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I remember The Ivy Tree.

The problem I had with it is that the narrator was the sort of third-person with the first-person substituted. It wasn't obviously being told.

Also, we never got a motive for her withholding the information.
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From:arhyalon
Date:February 18th, 2010 01:37 pm (UTC)
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I thought the motive was a kind of a "so into the character in order to fool them that I even fool you, the reader" thing...we were being lied to just as they were.
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From:marycatelli
Date:February 17th, 2010 05:39 pm (UTC)
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Another trick is to give them emotional reactions related to why they are speaking.


She blinked, shocked that he would say such a thing. "I love that old couch. How sad that they let it get like this."
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From:jongibbs
Date:February 17th, 2010 06:01 pm (UTC)
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Interesting post. I sometimes use internal dialogue to make a liar of the character.

If done well, I think it makes for a more intimate relationship between the reader and the MC, because the reader feels closer to the character than the one(s) he/she just lied to - if that makes sense.
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From:arhyalon
Date:February 17th, 2010 06:06 pm (UTC)
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Yes, exactly.

And that goes for deliberate lies and the other kind.

By 'the other kind', I mean things like, "No, please do go. I'll be fine here. I have a lot to do anyway." She said cheerfully, her heart sinking through the floor. She had so been looking forward to their time together.

Many people do not think of themselves as lying when they ignore their emotions in order to support someone else, but it is still at odds with their words.
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From:marycatelli
Date:February 18th, 2010 03:39 am (UTC)
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The problem arises when they are, in fact, saying exactly what they feel. Because then internal dialogue would be redundant.
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From:arhyalon
Date:February 18th, 2010 01:38 pm (UTC)
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Then, either, you save your internal comments for later or just write:

He said truthfully. ;-)
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From:damcphail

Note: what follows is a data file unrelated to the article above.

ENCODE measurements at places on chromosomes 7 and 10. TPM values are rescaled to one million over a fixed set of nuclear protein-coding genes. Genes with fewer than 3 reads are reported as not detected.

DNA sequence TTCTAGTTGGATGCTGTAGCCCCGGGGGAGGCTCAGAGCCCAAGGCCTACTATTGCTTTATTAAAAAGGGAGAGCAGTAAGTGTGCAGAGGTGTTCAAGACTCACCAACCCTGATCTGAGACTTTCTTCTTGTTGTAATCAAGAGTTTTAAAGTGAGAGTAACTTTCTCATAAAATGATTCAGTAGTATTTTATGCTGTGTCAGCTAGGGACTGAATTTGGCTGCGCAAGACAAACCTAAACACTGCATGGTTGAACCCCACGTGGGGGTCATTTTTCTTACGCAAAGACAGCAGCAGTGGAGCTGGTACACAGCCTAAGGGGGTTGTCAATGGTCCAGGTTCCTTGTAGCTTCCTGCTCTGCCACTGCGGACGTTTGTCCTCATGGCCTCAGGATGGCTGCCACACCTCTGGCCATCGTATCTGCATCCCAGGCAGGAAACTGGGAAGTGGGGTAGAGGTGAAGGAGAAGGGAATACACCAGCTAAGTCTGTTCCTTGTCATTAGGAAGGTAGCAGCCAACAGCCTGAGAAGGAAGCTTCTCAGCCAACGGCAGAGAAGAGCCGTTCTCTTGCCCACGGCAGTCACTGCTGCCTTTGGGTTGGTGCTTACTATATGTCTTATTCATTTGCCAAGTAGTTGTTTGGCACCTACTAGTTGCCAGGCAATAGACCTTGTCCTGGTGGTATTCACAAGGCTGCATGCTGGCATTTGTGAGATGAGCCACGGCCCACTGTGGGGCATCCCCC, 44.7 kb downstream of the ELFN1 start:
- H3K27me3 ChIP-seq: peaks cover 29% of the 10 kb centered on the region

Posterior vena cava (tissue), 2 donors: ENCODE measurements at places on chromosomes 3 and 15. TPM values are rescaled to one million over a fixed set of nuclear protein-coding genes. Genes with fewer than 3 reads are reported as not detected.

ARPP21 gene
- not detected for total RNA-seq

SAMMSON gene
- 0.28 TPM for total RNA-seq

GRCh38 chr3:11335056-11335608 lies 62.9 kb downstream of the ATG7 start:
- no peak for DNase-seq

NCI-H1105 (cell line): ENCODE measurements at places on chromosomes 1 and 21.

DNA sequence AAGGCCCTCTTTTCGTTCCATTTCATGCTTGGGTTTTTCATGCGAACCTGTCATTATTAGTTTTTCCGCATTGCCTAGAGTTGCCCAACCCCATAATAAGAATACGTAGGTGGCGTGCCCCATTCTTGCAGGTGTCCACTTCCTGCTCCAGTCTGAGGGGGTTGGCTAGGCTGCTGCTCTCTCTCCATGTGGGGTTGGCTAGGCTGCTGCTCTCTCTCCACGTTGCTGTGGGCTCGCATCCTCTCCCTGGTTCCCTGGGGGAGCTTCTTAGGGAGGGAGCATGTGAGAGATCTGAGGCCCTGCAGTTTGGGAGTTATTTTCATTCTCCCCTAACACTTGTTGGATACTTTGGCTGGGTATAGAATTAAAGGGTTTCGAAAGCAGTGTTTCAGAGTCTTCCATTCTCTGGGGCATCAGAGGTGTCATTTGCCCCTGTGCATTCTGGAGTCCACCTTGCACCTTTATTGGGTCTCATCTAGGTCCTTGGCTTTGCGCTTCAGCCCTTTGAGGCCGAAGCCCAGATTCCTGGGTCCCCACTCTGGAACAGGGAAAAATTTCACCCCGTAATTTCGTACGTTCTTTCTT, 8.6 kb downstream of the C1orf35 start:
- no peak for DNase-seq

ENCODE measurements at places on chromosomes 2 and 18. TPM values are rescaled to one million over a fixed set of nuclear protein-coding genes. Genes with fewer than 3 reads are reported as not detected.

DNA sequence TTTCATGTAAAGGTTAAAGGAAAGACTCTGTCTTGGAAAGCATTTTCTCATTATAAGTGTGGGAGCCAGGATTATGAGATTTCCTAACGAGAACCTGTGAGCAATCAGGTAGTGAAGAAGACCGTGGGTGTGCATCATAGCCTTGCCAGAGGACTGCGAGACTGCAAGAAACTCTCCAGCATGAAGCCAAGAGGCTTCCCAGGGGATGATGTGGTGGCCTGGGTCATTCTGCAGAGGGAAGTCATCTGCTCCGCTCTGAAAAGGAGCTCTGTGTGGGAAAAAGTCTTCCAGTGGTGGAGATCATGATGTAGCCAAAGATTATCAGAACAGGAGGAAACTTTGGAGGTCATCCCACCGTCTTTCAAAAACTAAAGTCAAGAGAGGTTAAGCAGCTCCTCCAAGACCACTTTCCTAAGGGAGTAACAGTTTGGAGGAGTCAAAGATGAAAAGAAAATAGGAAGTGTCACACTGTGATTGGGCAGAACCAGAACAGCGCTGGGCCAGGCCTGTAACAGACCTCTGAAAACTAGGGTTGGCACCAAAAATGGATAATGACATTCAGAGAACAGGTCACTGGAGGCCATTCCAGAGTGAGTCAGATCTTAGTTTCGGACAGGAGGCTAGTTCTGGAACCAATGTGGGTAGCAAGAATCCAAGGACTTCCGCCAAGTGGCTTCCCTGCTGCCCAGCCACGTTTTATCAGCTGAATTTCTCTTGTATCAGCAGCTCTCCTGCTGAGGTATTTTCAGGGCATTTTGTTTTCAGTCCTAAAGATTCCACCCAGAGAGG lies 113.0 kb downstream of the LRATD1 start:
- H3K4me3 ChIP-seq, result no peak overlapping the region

Date:February 18th, 2010 12:52 am (UTC)
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As always, nicely done :)

D-
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From:tracy_d74
Date:February 20th, 2010 12:18 am (UTC)
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I found you via Jon. Great post. I love internal dialogue moments.
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From:rowyn
Date:February 22nd, 2010 04:58 pm (UTC)
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I love internal dialogue. The "internal dialogue is BAD/WRONG/LAZY" etc. school of writing criticism annoys the heck out of me. If I wanted to watch a movie, I'd watch a movie! Hello, I am reading because I want to know what a least one character is thinking plz k thx. :)
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From:arhyalon
Date:February 22nd, 2010 06:47 pm (UTC)
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I so agree!

I am reminded of the video game Purple Moon. This was a video game designed for girls. You couldn't change the outcome of the game, but what you did decided how you/others felt about it, and you could do stuff like look in people's backpacks and lockers to find out secret thoughts, etc.

I thought this so perfectly caught what it is that girls (women included) enjoy in life. ;-)

We want to know, as my friends said, "What was he thinking?" ;-)
From:(Anonymous)
Date:February 18th, 2011 07:27 pm (UTC)

One year later...

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I find and read this post on internal dialogue and have to say it is one of the most informative post's I've read.In the brief amount of time it took me to read it, I learned so much. Maybe, just maybe, I won't have to learn this the hard way. Thanks!